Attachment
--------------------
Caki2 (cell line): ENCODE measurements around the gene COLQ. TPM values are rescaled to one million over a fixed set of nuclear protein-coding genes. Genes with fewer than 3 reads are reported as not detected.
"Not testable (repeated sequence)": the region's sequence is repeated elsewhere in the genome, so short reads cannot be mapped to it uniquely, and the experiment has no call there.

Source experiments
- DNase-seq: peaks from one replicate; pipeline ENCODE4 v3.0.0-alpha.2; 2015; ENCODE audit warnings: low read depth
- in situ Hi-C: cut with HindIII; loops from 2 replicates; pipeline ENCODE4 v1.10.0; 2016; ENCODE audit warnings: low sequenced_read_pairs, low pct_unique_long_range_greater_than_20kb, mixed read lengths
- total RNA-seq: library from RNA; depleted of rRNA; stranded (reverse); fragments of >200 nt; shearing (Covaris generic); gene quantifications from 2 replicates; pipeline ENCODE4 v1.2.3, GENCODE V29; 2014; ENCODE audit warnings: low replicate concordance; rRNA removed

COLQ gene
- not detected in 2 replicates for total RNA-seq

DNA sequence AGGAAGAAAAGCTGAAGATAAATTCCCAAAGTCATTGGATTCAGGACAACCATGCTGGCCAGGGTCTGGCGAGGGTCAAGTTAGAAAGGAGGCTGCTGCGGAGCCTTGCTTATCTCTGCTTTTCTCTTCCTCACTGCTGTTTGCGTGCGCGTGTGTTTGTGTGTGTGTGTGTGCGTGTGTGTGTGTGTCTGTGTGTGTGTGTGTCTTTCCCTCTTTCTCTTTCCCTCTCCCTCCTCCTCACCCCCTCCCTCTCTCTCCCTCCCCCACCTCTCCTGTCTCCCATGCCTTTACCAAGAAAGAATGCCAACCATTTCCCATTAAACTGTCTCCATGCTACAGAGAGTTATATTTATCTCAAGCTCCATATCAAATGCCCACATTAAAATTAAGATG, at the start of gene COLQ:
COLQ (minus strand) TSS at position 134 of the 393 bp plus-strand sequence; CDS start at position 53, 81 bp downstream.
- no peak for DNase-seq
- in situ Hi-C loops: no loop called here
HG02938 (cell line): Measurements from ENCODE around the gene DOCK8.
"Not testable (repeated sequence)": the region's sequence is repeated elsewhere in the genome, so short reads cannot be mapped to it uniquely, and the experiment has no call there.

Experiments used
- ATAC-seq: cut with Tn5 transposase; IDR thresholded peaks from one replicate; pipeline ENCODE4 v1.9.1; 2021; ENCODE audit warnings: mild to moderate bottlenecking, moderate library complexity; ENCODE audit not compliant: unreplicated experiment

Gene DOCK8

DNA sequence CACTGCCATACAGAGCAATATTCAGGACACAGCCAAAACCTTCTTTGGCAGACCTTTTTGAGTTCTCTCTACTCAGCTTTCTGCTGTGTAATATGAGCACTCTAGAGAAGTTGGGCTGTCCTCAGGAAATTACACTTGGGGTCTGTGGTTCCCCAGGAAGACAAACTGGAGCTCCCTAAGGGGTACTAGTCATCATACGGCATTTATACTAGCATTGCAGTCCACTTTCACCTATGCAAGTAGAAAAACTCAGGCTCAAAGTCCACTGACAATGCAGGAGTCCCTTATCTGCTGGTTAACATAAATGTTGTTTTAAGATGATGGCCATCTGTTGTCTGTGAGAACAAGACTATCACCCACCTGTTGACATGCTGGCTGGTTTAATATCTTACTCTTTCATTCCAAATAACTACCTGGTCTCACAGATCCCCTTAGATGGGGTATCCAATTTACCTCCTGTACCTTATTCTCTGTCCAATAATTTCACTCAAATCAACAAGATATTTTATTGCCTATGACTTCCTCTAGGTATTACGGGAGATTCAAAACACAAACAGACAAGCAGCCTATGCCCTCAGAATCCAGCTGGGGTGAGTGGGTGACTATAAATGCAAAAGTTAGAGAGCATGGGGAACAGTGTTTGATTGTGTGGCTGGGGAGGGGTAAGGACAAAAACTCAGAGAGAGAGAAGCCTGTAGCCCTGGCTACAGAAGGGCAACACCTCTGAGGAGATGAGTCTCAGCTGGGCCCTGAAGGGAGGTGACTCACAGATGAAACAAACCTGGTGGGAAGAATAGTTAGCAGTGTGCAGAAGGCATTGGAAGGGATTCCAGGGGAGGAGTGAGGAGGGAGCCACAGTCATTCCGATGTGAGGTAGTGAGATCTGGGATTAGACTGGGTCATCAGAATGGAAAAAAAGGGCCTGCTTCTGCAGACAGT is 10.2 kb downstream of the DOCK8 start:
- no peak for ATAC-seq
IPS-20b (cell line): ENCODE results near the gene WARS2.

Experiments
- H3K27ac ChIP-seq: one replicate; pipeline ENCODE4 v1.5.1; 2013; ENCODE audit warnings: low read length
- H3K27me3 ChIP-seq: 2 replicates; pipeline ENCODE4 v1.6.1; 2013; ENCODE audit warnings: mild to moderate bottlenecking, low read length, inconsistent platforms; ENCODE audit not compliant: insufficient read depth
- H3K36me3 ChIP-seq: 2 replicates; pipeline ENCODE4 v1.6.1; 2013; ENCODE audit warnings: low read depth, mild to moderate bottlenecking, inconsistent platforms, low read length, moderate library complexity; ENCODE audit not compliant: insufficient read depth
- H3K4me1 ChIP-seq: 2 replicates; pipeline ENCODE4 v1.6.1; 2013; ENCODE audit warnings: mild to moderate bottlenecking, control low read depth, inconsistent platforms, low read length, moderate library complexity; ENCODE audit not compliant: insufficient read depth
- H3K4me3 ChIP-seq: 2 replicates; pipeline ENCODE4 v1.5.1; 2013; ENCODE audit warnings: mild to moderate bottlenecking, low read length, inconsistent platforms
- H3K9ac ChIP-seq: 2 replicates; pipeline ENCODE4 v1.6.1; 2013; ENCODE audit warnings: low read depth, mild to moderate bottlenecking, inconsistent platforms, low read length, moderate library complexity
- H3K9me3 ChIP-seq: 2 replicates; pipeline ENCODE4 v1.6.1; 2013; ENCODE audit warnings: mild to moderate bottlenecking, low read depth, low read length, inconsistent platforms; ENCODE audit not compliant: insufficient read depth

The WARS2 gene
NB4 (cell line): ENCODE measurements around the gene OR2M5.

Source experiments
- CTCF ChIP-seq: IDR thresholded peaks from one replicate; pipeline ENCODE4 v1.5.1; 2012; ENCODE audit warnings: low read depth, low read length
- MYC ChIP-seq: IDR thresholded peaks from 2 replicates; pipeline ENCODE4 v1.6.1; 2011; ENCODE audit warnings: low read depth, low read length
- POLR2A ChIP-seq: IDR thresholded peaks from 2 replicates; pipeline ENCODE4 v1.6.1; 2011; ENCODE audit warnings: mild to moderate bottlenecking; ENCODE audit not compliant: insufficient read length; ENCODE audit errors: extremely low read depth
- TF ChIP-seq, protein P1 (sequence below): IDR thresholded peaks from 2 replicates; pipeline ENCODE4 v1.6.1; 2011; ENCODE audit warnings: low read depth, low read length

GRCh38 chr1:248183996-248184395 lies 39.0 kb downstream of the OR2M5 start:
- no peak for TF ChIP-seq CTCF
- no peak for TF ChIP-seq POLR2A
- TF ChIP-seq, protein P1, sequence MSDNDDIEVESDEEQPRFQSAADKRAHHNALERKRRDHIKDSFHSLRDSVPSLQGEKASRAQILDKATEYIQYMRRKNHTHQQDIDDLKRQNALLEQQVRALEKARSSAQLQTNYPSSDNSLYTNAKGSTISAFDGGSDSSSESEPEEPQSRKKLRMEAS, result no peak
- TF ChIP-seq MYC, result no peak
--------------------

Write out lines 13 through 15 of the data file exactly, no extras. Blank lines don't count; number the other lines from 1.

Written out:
HG02938 (cell line): Measurements from ENCODE around the gene DOCK8.
"Not testable (repeated sequence)": the region's sequence is repeated elsewhere in the genome, so short reads cannot be mapped to it uniquely, and the experiment has no call there.

Experiments used